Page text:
What is EventStorming and a Big Picture workshop?
EventStorming is a workshop format for quickly exploring complex business domains. – Alberto Brandolini
EventStorming has many variants and the Big Picture is one of them. The goal of a Big Picture workshop is to assess the knowledge of the business domain across multiple teams in the company to break the knowledge silos.
Running the workshop
The most important thing in this kind of workshop is to have a good room setup. For that to happen some key fundamentals have to be in place, which are:
- Unlimited modelling surface
- No chairs
- Enough space for people to walk around and have conversations
- Flip-chart to be used as a legend
- Plenty of sticky notes and markers
Brief introduction and setting the workshop goals
The workshop started with me giving a brief introduction, by explaining the goals and the dynamics of the workshop. After that I introduced the first sticky note colour, the orange. The orange sticky note represents the business relevant domain events. The events are written in the past tense form and added in a chronological order in the modelling surface and it’s basically this.
After a couple of minutes several orange sticky notes were already in the wall. There was a lot of chaos with people writing, pasting and moving around sticky notes. At this point, some conversations started, and one important action is to make sure that those conversations are recorded by adding sticky notes.
Organically introducing new sticky notes colours
Introducing all colours at once simply doesn’t work, it’s a lot of information for people to process and would only make the participants confused. So usually, from the workshops I’ve done as a participant, new sticky note colours are introduced when an opportunity arises. This way the participants understand better the goal of that colour.
Clean-up after the Chaos
After 45 minutes the orange sticky notes covered almost the entire wall. It was time to review them, remove duplicates, rewrite some, and move them back and forward to make the flow timeline more accurate.
The floor started to get some wrapped sticky notes (a good metric to see if the workshop was successful). While reviewing the sticky notes I noticed that there were mainly two personas in Uniplaces business flows. So I suggested to have two swim-lanes, one per each persona, this way we would gain some space to be able to map both flows without running out of modelling surface.
While adding the two swim-lanes a big discussion popped up, what are we going to call the first and the second swim-lanes? Guest/Student? Accommodation Provider/Landlord?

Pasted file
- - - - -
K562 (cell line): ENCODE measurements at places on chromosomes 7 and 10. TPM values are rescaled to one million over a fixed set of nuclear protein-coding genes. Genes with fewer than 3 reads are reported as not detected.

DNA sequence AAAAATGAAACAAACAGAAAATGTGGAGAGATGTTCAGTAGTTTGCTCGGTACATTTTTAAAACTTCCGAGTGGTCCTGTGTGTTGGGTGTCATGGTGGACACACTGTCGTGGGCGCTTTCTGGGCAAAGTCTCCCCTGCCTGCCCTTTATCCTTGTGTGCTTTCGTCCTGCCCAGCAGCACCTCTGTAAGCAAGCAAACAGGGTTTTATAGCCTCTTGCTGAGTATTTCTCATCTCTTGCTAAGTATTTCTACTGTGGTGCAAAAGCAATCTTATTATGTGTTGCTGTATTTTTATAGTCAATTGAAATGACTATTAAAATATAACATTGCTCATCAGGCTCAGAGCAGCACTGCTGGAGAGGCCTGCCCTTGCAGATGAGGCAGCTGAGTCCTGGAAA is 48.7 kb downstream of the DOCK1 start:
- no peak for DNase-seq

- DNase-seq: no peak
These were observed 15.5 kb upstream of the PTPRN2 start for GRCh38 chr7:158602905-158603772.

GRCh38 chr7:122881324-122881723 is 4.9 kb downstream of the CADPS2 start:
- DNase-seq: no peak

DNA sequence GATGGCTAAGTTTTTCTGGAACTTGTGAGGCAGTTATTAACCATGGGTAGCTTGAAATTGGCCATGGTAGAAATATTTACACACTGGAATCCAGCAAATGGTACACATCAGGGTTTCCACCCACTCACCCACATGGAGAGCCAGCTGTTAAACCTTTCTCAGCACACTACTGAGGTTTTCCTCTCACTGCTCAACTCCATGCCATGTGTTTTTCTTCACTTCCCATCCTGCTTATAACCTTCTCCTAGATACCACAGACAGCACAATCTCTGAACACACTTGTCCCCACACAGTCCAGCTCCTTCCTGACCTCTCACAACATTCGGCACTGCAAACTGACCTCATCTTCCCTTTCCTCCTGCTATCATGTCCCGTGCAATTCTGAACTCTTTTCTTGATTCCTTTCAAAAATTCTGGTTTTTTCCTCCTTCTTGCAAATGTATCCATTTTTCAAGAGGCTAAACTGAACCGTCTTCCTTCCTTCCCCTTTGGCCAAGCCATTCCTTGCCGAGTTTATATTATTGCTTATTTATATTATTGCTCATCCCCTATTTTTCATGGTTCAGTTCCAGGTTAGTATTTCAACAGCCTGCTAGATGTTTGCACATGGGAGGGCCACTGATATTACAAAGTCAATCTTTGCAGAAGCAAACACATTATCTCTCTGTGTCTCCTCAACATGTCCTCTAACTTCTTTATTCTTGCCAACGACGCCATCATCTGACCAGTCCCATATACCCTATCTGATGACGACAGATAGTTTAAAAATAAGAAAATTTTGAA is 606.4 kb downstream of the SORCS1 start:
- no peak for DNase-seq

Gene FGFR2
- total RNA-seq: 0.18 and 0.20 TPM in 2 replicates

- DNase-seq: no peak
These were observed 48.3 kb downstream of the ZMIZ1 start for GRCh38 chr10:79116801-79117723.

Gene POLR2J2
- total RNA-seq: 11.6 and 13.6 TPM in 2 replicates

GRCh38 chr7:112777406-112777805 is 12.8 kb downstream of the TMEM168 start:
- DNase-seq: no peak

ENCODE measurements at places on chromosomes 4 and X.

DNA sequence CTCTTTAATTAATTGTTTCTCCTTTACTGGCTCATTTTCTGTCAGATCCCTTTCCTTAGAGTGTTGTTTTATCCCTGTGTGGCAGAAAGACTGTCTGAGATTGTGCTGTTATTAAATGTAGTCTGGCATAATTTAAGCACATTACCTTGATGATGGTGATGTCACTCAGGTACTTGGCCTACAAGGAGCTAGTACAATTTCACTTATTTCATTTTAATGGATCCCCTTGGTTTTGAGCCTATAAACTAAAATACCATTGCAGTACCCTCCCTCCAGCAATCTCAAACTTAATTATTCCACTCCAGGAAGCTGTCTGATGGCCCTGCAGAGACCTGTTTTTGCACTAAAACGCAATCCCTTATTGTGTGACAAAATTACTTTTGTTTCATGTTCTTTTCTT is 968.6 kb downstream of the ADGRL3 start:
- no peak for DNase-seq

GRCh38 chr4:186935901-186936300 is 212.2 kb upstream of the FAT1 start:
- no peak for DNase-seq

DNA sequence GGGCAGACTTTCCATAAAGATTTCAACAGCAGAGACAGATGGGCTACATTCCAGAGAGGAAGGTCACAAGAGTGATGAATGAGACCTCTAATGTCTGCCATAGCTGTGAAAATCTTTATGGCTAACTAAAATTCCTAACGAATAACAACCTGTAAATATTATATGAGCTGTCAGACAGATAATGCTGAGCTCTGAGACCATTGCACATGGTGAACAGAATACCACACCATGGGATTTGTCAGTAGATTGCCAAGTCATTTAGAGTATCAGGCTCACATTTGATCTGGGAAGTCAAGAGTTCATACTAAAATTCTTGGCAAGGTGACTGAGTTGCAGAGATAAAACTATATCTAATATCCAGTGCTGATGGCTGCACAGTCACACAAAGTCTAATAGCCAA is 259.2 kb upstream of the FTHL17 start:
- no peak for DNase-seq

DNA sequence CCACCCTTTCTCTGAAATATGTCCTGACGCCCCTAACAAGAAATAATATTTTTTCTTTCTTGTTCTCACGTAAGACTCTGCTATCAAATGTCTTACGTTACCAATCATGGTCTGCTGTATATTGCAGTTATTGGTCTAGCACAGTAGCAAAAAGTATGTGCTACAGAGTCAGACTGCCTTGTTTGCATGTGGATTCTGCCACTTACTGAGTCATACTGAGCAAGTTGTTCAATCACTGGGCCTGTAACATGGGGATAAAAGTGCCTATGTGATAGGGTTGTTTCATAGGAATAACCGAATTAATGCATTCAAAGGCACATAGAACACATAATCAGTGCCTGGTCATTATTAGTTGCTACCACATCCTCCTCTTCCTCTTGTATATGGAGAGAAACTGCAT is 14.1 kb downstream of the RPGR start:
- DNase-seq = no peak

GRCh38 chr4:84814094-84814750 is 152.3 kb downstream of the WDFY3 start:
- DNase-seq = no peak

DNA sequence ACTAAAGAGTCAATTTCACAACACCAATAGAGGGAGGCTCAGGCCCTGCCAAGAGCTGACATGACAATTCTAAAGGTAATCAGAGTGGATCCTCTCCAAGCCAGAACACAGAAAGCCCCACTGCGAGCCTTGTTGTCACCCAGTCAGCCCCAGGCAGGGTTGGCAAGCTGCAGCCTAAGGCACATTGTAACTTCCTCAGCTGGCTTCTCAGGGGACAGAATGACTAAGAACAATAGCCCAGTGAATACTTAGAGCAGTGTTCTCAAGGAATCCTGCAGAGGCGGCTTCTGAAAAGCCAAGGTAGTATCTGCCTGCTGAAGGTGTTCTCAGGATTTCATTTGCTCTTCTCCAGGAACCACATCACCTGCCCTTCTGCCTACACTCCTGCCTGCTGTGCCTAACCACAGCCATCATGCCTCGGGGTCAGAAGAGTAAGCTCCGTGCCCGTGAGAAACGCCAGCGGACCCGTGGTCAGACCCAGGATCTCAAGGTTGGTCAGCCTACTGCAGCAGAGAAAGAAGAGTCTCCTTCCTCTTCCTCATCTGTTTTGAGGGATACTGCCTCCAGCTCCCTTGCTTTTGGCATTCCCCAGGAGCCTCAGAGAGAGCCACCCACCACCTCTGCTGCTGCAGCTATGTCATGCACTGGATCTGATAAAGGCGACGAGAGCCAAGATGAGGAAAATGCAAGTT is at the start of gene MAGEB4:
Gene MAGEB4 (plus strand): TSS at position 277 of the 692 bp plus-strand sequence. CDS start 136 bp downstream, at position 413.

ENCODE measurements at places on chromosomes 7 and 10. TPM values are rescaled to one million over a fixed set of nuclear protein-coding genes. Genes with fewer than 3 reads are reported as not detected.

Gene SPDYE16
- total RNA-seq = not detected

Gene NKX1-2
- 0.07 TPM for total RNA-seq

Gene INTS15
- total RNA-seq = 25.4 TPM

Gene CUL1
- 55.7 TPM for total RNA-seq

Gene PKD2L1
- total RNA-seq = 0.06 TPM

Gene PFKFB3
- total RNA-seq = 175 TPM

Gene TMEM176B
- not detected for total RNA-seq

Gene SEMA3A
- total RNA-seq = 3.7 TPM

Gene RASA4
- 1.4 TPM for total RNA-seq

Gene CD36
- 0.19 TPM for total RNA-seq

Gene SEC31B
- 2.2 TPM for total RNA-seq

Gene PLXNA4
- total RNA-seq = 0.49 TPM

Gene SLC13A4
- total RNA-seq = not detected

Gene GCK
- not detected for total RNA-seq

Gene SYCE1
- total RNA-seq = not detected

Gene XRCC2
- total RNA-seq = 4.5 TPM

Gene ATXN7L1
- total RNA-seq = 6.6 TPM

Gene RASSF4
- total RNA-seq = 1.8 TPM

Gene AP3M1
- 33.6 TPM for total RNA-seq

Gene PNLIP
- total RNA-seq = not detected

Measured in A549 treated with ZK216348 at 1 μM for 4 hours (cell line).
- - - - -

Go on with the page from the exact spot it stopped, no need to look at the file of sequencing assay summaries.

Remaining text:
This is one of the most important things of an EventStorming workshop, getting all departments to speak the same language, the called Ubiquitous Language. With this discussions agreements have to be made and with them internal communication will improve.
After having the swim-lanes done, I asked participants to move stickies up or down depending to each persona they belong, and if there was the case it belongs to both of them then to duplicate the sticky note.
Narrative of the flows
After the clean-up it was time to do see if the flows were correct, so I asked for a volunteer to do the first flow Narrative.
The importance of this exercise is that everybody as to pay attention and see if the flow makes sense.
While doing it some will remember that something is missing and new sticky notes are added.
Another interesting part of this is that usually there are many sub-processes and with a half-day workshop it will be impossible to map everything, so choices have to be made. These choices are very important because it will demonstrate what is really core to the business.
The arrow voting system is basically the same as the Dot Voting system the difference is that instead of a dot we use an arrow in a sticky note for better visualisation.
The goal with this is to better point out problems, opportunities, and risks from the participants.
It was an intense half-day workshop with a lot of energy and collaboration from the participants. They were able to complete the two core flows for the business but also important were the conversations they had, the agreements on the language to be used and all the learning about the processes and the business.
For me, as a facilitator, it was a fantastic experience. The feedback from the participants was delightful. They enjoyed, they had fun, they learned a lot and they found it very valuable for them.
If you would like to do a workshop like this in your company don’t hesitate to contact me.